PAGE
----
'Stupid things!' thought Maia to herself. And then she began wonderingwhat amusement she could find till it was time to go home again. 'For_I'm_ not sleepy,' she said; 'it is only the twinkling way the sunshinecomes through the trees that makes my eyes feel rather dazzled. I may aswell shut them a little, and as I have no one to talk to I will try tosay over my French poetry, so that I shall know it _quite_ well forMademoiselle Delphine to-morrow morning.'
The French poetry was long and dull. The complaint of a shepherdess forthe loss of her sheep was the name of it, and Maia had not found it easyto learn, for, like many things it was then the custom to teachchildren, it was neither interesting nor instructive. But if it did hergood in no other way, it was a lesson of patience, and Maia had workedhard at it. She now began to say it over to herself from the beginningin a low monotonous voice, her eyes closed as she half lay, half sat,leaning her head on the trunk of one of the great trees. It seemed toher that her poetry went wonderfully well. Never before had it soundedto her so musical. She really felt quite a pleasure in softly murmuringthe lines, and quite unconsciously they seemed to set themselves to anair she had often been sung to sleep to by her nurse when a very littlegirl, till to her surprise Maia found herself singing in a low butexquisitely sweet voice.
'I _never_ knew I could sing so beautifully,' she thought to herself; 'Imust tell Rollo about it.' But she did not feel inclined to wake him upto listen to it. She had indeed forgotten all about him being asleep ather side--she had forgotten everything but the beauty of her song andthe pleasure of her newly-discovered talent. And on and on she sang,like the bewitched Princess, though what she was singing about she couldnot by this time have told, till all of a sudden she became aware thatshe was not singing alone--or, at least, not without an accompaniment.For all through her singing, sometimes rising above it, sometimes gentlysinking below, was a sweet trilling warble, purer and clearer than thesound of a running brook, softer and mellower than the music of anyinstrument Maia had ever heard.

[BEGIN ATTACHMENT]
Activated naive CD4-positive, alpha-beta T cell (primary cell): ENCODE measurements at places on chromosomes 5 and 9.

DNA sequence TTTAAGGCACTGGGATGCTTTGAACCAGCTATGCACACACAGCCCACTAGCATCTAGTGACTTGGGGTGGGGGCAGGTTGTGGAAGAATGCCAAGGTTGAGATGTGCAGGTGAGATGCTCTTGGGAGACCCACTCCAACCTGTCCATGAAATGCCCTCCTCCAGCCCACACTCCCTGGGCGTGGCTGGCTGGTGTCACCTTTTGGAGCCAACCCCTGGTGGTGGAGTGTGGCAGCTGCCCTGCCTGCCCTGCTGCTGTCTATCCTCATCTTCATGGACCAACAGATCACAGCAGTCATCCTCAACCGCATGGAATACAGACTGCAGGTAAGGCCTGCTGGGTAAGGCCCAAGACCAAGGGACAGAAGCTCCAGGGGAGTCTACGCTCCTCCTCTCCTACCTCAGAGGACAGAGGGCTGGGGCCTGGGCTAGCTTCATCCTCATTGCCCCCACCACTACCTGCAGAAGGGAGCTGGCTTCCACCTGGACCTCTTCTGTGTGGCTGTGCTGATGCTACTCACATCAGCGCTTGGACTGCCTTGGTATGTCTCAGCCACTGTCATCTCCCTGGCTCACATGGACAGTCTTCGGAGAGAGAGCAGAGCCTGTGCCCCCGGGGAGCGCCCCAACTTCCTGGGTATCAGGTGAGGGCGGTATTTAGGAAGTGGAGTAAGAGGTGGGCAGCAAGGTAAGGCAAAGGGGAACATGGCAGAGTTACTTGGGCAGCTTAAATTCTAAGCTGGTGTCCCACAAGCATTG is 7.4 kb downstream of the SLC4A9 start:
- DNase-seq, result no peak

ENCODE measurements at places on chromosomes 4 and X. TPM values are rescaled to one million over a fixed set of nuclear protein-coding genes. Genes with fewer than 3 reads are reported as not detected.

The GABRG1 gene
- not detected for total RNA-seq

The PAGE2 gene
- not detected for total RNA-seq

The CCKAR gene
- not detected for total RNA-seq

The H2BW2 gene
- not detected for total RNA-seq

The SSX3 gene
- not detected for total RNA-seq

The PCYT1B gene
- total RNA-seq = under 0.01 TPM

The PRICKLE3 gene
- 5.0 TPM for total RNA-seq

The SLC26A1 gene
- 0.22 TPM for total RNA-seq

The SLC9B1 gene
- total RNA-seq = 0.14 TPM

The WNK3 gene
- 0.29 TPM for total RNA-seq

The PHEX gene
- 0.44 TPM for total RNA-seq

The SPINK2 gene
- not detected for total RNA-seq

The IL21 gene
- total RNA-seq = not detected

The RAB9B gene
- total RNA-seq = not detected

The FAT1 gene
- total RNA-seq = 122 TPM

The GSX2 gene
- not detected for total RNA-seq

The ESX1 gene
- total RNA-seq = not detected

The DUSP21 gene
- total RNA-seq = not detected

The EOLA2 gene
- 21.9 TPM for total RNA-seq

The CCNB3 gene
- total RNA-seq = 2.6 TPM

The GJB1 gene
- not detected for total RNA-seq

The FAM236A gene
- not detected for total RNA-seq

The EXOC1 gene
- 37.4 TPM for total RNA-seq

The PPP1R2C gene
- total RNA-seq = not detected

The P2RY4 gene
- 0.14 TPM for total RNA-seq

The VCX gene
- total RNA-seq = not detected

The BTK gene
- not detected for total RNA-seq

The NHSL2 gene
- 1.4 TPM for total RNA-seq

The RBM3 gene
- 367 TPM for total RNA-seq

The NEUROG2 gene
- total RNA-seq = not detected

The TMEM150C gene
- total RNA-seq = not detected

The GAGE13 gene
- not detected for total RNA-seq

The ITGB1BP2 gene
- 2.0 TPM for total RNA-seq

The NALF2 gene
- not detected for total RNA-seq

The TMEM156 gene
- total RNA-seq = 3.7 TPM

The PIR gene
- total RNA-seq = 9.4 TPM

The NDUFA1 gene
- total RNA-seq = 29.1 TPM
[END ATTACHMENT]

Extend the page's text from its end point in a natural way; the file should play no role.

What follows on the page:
'What can it be?' thought Maia. She half determined to open her eyes tolook, but she refrained from a vague fear that if she did so it mightperhaps scare the music away. But unconsciously she had stopped singing,and just then a new sound as of innumerable wings close to her made herforget all in her curiosity to see what it was. She opened her eyes intime to see fluttering downwards an immense flock of birds--birds ofevery shape and colour, though none of them were very big, the largestbeing about the size of a parrot. There lay Rollo, fast asleep, in themidst of the crowd of feathered creatures, and something--an instinctshe could not explain--made Maia quickly shut her eyes again. She wasnot afraid, but she felt sure the birds would not have come so near hadthey not thought her asleep too. So she remained perfectly still,leaning her head against the trunk of the tree and covering her facewith her hand, so that she could peep out between the fingers while yetseeming to be asleep.
The flutter gradually ceased, and the great flock of birds settledsoftly on the ground. Then began a clear chirping which, to Maia'sdelight, as she listened with all her ears, gradually seemed to shapeitself into words which she could understand.
'Do you think they liked our music?' piped a bird, or several birdstogether--it was impossible to say which.
'I think so,' answered s
'They seem good children,' said in a more squeaky tone a black and whitebird, hopping forward a little by himself. He appeared to Maia to besome kind of crow or raven, but she disliked his rather patronisingtone.
'Good children,' she said to herself. 'What business has an old crow totalk of us as good children!'
'Ah, yes!' replied a little brown bird which had established itself ona twig just above Rollo's head. 'If they had not been so, you may besure _she_ would have had nothing to do with them, instead of makingthem as happy as she can, and giving orders all through the forest thatthey are to be entertained. I hear they amused themselves very well atthe squirrels' the other day.'
'Ah, indeed! A party?'
'Oh, no--just a simple gambolade. Had it been a party, of course _our_services would have been retained for the music.'
'Naturally,' replied the little brown bird. 'Of course no musicalentertainment would be complete without _you_, Mr. Crow.'
The old black bird giggled. He seemed quite flattered, and was evidentlyon the point of replying to his small brown friend by some amiablespeech, when a soft cooing voice interrupted him. It was that of awood-pigeon, who, with two or three companions, came hopping up to them.